“Yeah, I’ve got my annual safety inspection coming up, and I’m not looking forward to it,” Mark said.
Sitting across from him at a truck stop just outside of Toronto, a fellow trucker who he’d known for years, nodded in agreement.
“I hear you,” said the man. “My last one cost me three grand. And that was just for repairs.”
“I guess that’s the price we pay for keeping ourselves and the roads safe.”
Mark sipped his coffee, then continued. “I know there are a few things that need to be done…brakes, a couple of tires, maybe a few other things. I mean, the truck’s getting older, so of course there are going to be things wrong, but sometimes I can’t help but think the inspection is just a way for mechanics to find stuff that doesn’t really need to be fixed, and they’re just padding the bill. You know?”
“Absolutely,” the other man said.
During his circle check just that morning, Mark had noticed that one of his brakes was out of adjustment and two of his tires were a bit worn and needed to be replaced.
“You’ve got to find a good mechanic.”
“An honest mechanic,” echoed Mark.
Both men took a sip of their coffees and over at another table close by, a trucker looked over his shoulder and nodded at Mark and his friend.
Later, when the other trucker had left and Mark remained alone at the table, the driver from the nearby table came over and got Mark’s attention.
“Hey buddy,” the guy said. “I couldn’t help overhearing your conversation and understand you’ve got your safety inspection coming up.”
“In a couple of weeks, yeah,” Mark said.
“I know a mechanic who does inspections for $500. No appointment necessary.”
Mark was intrigued. The cost of an annual safety inspection alone was somewhere between $700 and $800. Mark wasn’t looking for a new mechanic, but if it was true what this guy was saying, he could save $300 right off the bat. “Is he a good mechanic?”
“Trust me. You won’t be sorry.”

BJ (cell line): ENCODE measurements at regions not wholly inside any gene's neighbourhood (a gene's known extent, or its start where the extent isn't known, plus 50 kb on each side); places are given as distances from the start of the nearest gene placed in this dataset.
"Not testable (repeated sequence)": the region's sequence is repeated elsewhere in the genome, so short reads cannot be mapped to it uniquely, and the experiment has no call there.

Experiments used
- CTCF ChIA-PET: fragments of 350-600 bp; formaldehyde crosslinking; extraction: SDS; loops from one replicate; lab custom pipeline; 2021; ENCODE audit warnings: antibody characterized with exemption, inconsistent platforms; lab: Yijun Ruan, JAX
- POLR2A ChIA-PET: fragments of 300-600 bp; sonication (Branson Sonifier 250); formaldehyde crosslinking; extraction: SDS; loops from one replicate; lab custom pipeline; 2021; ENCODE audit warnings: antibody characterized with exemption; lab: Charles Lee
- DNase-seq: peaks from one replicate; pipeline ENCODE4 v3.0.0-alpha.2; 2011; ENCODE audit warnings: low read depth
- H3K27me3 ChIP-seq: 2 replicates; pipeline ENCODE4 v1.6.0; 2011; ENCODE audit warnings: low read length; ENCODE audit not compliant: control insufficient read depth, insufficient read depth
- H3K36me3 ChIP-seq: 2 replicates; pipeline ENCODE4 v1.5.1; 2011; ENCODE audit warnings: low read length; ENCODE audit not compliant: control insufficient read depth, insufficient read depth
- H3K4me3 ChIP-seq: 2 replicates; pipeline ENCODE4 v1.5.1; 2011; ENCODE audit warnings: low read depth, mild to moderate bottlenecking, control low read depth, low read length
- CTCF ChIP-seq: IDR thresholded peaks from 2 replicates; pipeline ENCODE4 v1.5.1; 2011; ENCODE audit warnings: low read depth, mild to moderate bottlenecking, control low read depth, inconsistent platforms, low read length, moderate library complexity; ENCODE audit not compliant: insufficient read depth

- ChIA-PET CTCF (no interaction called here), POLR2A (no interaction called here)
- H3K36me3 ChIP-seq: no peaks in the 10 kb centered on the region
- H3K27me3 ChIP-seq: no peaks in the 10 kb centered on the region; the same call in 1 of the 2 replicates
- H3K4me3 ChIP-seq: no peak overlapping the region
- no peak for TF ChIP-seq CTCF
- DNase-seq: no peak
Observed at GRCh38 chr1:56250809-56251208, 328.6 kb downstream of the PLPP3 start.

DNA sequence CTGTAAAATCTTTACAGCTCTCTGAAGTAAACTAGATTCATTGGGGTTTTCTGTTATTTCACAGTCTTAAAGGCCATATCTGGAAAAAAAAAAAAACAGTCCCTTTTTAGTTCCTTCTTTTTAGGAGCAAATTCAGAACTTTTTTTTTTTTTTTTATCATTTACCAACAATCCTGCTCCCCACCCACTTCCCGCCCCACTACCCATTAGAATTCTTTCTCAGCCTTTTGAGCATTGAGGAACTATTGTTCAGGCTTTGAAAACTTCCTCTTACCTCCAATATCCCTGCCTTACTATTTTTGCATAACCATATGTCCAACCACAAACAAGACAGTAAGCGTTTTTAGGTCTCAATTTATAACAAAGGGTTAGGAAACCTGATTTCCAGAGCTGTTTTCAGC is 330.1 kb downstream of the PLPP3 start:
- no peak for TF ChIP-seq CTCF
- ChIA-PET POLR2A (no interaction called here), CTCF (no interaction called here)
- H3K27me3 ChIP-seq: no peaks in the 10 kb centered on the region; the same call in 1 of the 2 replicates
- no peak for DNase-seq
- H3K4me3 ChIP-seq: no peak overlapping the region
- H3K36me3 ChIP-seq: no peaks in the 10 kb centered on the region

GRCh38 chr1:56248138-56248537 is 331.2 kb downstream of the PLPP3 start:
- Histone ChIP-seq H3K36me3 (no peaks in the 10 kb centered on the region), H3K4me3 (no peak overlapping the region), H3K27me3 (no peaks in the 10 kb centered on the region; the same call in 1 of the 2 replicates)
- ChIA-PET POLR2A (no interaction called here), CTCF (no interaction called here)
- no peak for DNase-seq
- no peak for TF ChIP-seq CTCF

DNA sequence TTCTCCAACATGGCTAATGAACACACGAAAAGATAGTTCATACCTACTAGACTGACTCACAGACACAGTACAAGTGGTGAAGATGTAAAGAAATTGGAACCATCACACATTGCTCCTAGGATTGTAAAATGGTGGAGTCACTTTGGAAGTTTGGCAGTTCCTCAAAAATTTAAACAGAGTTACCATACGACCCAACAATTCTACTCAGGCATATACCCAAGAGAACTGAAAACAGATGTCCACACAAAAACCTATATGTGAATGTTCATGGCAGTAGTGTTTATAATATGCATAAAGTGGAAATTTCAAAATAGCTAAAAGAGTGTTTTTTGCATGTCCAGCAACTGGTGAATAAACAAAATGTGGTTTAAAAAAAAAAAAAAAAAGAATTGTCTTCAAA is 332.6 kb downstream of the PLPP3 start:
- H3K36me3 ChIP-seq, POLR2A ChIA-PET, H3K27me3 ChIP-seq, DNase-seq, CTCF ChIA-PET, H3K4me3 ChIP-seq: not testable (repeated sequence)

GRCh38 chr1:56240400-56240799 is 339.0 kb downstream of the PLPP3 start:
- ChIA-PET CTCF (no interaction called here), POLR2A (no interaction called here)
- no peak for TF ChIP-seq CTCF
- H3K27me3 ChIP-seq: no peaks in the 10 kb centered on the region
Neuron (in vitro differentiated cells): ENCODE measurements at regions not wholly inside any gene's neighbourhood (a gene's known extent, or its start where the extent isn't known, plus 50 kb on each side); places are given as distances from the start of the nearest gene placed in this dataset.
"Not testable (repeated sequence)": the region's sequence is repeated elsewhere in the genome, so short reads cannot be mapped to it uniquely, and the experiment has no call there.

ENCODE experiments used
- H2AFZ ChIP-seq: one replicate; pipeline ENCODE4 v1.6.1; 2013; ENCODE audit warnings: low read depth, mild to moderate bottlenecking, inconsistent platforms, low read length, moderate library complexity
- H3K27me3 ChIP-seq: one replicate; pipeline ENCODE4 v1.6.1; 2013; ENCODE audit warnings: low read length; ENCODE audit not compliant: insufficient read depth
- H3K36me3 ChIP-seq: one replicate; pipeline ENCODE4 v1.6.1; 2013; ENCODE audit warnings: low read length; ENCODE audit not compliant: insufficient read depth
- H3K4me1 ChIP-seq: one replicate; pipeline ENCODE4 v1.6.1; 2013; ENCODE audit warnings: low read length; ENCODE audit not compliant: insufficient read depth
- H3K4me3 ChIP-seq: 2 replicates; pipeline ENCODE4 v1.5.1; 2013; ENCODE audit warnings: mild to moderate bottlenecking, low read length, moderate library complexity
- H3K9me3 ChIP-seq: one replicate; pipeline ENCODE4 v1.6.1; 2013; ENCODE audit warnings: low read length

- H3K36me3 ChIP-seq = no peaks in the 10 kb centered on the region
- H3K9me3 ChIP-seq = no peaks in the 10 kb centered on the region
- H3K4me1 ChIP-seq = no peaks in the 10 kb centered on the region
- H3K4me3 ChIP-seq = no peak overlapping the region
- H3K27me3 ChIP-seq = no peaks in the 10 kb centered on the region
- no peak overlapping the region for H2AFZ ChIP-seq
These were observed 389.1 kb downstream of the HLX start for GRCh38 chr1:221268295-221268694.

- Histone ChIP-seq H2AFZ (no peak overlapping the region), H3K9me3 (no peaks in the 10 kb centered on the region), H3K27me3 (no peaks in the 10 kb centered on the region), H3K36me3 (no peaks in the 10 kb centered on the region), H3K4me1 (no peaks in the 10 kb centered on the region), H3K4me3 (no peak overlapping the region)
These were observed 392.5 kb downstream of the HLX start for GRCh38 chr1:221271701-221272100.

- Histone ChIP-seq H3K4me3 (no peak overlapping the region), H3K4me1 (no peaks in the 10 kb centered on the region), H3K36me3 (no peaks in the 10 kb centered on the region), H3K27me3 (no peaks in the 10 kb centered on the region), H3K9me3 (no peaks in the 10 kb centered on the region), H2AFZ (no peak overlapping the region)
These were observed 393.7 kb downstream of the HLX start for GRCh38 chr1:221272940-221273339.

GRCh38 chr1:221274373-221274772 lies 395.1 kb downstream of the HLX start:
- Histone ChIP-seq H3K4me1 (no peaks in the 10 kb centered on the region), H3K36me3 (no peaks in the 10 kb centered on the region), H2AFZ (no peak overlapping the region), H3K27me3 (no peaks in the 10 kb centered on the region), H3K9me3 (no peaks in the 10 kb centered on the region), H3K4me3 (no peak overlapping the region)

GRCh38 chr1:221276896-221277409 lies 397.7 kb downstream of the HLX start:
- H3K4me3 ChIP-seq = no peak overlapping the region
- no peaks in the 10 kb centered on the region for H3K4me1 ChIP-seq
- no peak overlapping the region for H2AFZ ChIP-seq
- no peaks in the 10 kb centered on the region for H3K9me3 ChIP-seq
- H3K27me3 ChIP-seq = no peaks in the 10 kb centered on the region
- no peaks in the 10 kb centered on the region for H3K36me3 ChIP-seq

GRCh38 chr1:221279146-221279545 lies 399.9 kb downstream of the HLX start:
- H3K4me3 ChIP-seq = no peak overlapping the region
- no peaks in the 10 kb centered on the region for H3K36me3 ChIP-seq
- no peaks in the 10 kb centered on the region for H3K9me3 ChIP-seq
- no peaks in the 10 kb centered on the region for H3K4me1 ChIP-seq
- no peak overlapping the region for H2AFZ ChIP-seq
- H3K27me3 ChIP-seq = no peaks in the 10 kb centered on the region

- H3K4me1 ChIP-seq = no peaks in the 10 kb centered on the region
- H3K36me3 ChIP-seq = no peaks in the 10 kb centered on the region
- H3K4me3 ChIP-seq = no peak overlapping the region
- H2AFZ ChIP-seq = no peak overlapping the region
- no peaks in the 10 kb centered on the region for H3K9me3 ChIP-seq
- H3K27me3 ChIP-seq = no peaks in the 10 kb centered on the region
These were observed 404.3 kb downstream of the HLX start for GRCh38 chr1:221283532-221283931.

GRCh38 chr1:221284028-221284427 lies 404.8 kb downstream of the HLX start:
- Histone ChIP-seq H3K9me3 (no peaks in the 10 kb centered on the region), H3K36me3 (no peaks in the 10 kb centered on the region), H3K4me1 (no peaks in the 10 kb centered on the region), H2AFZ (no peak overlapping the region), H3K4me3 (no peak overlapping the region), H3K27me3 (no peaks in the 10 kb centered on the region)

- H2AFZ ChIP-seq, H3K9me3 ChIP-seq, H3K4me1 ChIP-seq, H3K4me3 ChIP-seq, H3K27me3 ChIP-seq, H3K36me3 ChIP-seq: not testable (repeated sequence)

Mark thought about it. If this guy charged that little to do the inspection, then the cost of the repairs would be cheaper too, right?
“Where is this guy?” Mark asked.
“He’s in Brampton.”
That made sense, thought Mark. There were a lot of South Asian drivers from Brampton and they were known for being smart with their money. If this guy was doing inspection so cheap, he had to have been doing a lot of them. He had to know what he was doing.
“Maybe I’ll give him a try.”
“Yes please,” the man said. “If you go to him and he knows I sent you, he will give me $50.”
A referral, or maybe a kickback? Mark wondered. With prices so low it didn’t make sense that he had to pay to get new business. Word of mouth should have been enough. But yet, here was this guy giving him the chance to save some real money.
“Okay,” Mark said at last. “I’ll give him a try.”
He handed Mark a business card with a name scribbled on it. “His name is Ralph. Tell him, Ahmed sent you.”
Mark took the card from him and shook the man’s hand.
“Thanks,” he said. “Thanks a lot.”
“Just remember to tell him Ahmed sent you.”
Mark put the paper in his pocket and it remained there for a week before he realized his safety inspection was due. He called his usual mechanic and asked when he could bring Mother Load in for an inspection.
“You can bring it in today,” the mechanic said. “But I won’t be able to get to it for a few days.”
“And how much are you charging?” Mark wanted to know.
“$800 for the inspection.”
“If you have to do any repairs, do I get any kind of rebate?”
“Sorry, we don’t have that deal anymore. $800, plus the cost of any repairs.”
“And even then, you can’t get to it for a few days?”
“Okay, thanks,” Mark said, hanging up the phone.
And that’s when he remembered the business card in his pocket. He reached into his pocket, turned it over in his hand. “Why not give it a try?”
After all, what was the worst thing that could happen besides saving $300?
Mark Dalton returns next month in Part 2 of Safety first.
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